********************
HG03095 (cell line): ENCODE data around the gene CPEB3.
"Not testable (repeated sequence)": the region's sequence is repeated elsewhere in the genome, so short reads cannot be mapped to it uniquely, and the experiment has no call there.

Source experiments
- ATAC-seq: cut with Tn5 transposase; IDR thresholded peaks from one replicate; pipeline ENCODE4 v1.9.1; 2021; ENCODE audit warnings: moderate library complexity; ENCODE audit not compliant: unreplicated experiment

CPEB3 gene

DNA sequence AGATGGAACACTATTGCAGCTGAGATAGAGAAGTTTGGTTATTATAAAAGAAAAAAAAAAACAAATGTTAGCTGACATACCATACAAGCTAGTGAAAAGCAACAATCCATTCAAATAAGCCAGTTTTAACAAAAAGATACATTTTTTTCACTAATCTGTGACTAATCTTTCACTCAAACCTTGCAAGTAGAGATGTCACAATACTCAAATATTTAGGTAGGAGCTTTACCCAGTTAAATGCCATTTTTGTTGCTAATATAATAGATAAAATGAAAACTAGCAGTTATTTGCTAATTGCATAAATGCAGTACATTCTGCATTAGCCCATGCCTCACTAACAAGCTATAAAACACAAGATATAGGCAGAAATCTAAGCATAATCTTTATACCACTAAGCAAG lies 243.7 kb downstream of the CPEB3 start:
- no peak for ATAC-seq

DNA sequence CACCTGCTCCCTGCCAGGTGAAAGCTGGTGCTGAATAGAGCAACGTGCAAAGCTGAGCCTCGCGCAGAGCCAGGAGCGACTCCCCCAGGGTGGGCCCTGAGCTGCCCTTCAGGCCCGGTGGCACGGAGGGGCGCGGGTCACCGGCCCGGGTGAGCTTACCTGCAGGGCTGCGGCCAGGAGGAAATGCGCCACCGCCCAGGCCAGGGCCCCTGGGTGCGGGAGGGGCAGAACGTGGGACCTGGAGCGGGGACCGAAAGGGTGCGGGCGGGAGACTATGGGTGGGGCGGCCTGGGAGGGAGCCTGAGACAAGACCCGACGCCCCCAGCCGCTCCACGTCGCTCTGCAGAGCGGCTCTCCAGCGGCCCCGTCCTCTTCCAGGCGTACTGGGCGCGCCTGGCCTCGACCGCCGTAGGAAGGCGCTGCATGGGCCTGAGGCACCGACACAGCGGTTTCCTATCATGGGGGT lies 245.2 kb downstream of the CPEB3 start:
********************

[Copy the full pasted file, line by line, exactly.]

HG03095 (cell line): ENCODE data around the gene CPEB3.
"Not testable (repeated sequence)": the region's sequence is repeated elsewhere in the genome, so short reads cannot be mapped to it uniquely, and the experiment has no call there.

Source experiments
- ATAC-seq: cut with Tn5 transposase; IDR thresholded peaks from one replicate; pipeline ENCODE4 v1.9.1; 2021; ENCODE audit warnings: moderate library complexity; ENCODE audit not compliant: unreplicated experiment

CPEB3 gene

DNA sequence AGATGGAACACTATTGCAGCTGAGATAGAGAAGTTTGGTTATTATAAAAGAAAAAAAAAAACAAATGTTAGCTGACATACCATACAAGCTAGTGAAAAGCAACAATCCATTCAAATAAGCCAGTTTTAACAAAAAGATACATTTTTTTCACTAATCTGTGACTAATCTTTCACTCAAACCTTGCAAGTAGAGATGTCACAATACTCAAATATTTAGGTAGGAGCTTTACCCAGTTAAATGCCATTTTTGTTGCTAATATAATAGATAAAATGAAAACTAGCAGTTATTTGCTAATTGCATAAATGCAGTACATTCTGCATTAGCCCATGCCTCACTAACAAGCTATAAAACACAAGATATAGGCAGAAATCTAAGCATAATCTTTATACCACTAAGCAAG lies 243.7 kb downstream of the CPEB3 start:
- no peak for ATAC-seq

DNA sequence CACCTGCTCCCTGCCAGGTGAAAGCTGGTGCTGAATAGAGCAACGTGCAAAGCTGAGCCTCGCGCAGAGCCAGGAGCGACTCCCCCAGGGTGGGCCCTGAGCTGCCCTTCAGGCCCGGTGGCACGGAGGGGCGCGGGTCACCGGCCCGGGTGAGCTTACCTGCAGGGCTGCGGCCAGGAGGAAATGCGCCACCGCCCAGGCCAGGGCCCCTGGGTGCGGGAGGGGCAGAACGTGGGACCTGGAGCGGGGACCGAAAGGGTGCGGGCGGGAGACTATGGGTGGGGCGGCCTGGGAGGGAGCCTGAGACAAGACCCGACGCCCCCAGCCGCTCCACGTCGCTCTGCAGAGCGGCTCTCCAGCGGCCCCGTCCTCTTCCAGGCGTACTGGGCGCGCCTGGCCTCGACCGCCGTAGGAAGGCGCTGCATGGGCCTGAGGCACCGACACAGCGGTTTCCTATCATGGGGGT lies 245.2 kb downstream of the CPEB3 start: